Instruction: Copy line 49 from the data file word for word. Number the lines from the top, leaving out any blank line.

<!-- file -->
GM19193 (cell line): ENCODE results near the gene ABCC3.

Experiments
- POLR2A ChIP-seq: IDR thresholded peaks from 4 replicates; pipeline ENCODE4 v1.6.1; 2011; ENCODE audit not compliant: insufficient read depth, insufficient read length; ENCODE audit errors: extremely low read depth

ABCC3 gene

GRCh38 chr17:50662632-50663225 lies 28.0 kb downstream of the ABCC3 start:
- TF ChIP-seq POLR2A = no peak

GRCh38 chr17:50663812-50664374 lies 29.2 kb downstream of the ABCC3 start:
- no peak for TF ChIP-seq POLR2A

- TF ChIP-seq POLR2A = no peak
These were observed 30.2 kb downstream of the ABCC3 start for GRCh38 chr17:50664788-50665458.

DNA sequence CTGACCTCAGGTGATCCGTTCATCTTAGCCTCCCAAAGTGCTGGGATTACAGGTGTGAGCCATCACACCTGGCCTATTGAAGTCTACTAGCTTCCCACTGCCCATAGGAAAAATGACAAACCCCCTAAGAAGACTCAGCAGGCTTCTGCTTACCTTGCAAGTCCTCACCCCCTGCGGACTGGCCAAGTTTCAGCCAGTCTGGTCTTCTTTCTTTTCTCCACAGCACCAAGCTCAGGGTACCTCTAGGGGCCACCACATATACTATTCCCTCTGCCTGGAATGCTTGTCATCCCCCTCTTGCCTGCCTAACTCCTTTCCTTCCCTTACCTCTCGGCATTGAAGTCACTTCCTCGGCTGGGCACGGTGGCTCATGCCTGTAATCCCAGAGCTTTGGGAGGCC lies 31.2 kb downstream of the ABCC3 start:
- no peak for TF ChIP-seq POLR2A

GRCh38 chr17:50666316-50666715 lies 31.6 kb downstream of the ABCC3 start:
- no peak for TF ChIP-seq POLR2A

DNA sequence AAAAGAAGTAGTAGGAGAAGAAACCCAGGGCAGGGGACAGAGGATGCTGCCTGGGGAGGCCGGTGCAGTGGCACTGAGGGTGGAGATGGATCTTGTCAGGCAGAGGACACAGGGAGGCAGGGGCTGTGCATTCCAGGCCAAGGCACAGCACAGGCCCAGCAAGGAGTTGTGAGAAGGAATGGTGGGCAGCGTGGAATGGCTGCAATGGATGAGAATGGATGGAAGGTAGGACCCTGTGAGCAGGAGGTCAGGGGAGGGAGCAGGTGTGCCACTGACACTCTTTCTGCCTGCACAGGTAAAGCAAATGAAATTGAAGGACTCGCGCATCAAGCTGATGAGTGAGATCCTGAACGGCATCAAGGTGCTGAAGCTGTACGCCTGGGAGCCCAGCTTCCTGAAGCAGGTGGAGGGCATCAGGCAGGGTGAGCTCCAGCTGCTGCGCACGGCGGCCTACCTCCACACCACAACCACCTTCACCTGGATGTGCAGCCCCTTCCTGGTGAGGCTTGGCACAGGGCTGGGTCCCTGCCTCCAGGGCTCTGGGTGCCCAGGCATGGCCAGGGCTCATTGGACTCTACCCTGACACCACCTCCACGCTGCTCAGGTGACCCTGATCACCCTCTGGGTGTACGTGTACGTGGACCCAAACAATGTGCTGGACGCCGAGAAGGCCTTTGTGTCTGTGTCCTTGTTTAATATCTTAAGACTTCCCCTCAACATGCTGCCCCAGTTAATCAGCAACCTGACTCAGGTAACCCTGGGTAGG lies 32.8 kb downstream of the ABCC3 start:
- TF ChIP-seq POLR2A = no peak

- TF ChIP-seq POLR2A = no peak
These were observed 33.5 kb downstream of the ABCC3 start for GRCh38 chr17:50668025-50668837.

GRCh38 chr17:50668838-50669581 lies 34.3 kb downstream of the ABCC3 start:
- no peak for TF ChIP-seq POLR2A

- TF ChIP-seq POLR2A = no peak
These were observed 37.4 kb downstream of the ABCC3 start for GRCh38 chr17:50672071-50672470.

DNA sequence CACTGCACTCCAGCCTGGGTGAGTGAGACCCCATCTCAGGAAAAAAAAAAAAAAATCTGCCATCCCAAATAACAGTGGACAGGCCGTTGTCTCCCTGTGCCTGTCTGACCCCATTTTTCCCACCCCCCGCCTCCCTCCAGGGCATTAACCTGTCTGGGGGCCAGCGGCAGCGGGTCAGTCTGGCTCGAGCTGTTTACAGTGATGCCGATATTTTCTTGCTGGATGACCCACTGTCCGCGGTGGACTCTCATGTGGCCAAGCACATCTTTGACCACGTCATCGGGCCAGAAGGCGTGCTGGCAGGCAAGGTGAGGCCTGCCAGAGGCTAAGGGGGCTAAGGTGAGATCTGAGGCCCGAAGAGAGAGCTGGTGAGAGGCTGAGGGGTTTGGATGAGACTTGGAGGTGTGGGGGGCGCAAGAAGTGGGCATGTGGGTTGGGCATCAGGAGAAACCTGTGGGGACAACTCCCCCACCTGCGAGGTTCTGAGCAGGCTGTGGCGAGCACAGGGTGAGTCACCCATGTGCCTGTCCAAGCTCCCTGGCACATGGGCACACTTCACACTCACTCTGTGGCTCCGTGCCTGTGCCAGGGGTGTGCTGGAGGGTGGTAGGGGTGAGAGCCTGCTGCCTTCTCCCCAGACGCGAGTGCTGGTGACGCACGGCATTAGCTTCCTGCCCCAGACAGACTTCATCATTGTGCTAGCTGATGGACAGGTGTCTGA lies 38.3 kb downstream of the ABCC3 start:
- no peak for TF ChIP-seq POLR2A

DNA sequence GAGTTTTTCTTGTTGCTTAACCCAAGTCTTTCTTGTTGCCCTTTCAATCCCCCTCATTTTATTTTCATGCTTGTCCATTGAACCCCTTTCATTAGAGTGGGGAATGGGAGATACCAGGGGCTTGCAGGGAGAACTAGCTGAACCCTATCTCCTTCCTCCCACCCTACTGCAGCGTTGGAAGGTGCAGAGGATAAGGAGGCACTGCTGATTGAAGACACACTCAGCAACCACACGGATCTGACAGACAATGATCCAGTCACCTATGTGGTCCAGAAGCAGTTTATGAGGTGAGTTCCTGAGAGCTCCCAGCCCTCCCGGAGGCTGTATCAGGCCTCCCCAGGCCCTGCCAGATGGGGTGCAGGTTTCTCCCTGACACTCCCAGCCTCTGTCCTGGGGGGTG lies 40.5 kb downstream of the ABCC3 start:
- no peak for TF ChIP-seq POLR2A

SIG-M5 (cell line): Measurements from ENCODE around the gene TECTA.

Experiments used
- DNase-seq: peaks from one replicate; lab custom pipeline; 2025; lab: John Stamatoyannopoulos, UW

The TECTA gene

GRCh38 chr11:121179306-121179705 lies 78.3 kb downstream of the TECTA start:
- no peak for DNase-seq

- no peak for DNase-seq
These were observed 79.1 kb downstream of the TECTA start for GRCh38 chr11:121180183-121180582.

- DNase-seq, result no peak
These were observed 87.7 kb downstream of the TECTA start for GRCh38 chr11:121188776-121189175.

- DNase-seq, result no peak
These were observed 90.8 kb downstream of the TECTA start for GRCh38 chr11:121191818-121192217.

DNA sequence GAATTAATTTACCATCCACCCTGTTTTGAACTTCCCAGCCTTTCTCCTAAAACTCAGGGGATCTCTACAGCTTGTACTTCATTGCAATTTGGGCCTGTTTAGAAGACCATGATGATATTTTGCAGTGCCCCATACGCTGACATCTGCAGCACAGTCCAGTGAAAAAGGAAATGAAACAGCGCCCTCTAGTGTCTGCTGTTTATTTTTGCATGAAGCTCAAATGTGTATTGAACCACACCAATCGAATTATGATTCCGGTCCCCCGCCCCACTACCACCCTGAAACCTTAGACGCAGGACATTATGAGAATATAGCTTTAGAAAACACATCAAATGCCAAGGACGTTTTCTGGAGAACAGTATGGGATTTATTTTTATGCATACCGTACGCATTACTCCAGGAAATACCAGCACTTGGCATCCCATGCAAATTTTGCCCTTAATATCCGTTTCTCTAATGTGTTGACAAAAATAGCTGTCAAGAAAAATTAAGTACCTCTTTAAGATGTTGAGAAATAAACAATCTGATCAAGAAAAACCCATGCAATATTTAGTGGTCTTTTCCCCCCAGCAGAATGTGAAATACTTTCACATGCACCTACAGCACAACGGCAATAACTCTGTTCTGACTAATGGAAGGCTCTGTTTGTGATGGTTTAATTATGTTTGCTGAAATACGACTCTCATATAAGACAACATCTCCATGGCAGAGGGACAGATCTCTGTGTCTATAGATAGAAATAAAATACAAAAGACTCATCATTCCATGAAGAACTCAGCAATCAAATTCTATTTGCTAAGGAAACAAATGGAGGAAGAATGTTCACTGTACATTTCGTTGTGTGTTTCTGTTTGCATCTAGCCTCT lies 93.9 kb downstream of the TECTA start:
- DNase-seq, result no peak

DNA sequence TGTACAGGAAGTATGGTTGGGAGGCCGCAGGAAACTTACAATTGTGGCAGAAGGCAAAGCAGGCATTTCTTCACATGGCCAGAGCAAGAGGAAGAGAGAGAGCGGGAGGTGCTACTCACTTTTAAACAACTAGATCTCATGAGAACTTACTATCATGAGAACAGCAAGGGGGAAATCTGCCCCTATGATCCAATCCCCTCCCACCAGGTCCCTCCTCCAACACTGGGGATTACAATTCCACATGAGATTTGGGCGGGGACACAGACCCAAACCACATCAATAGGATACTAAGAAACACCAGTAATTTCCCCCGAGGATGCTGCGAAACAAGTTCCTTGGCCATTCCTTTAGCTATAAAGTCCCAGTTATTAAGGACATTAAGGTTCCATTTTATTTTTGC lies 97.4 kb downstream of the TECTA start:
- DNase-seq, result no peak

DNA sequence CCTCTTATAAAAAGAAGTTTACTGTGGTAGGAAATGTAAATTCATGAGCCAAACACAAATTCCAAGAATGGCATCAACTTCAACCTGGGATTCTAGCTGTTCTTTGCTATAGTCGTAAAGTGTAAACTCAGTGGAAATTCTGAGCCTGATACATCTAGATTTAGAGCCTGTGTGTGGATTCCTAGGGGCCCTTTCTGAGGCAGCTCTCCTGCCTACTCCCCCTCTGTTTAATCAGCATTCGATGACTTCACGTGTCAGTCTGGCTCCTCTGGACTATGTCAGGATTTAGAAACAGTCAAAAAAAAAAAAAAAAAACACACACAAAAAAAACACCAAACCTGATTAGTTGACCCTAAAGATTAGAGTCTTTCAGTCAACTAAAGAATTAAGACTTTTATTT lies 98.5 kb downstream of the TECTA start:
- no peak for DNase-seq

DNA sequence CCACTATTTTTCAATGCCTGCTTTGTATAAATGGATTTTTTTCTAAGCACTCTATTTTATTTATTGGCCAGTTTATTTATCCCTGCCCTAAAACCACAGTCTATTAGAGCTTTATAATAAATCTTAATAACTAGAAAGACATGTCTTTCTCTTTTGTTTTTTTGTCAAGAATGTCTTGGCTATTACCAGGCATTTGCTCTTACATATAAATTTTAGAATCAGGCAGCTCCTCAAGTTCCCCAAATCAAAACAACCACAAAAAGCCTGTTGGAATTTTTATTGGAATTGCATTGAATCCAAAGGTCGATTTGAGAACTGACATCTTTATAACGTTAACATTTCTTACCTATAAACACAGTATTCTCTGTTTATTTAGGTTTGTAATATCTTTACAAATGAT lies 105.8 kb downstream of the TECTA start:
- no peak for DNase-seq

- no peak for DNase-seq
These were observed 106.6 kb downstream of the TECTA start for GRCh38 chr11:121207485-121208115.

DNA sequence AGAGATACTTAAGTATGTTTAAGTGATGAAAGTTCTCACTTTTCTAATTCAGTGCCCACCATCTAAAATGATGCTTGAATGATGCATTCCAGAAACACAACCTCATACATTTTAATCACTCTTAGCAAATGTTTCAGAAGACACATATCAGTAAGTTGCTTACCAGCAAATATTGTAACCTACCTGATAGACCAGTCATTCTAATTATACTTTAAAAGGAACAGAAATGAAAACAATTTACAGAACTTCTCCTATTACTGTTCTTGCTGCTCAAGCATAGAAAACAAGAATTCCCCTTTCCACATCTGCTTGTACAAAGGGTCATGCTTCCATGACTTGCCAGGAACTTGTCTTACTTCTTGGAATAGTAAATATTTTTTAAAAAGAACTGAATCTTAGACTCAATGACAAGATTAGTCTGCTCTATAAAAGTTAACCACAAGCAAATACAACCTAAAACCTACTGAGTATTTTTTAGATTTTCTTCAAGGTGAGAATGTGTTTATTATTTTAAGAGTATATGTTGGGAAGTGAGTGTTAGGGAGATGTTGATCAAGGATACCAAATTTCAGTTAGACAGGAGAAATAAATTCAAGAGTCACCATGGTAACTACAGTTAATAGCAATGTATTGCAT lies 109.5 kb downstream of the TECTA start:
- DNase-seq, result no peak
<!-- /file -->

DNA sequence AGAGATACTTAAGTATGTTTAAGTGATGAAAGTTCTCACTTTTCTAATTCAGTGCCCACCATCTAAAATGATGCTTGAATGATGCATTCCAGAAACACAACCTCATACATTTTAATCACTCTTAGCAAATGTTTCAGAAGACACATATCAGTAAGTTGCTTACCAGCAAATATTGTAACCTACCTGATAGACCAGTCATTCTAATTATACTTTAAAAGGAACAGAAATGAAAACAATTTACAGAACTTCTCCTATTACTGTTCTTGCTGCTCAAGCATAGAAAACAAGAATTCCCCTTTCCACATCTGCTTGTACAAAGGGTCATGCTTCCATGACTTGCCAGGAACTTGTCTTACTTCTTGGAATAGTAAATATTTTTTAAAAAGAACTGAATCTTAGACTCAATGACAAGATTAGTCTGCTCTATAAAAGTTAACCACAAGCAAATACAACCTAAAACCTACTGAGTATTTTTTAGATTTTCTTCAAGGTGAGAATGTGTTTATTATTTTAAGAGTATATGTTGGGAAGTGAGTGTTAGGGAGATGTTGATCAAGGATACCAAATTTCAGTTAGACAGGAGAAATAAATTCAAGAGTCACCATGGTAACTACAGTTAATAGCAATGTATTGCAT lies 109.5 kb downstream of the TECTA start: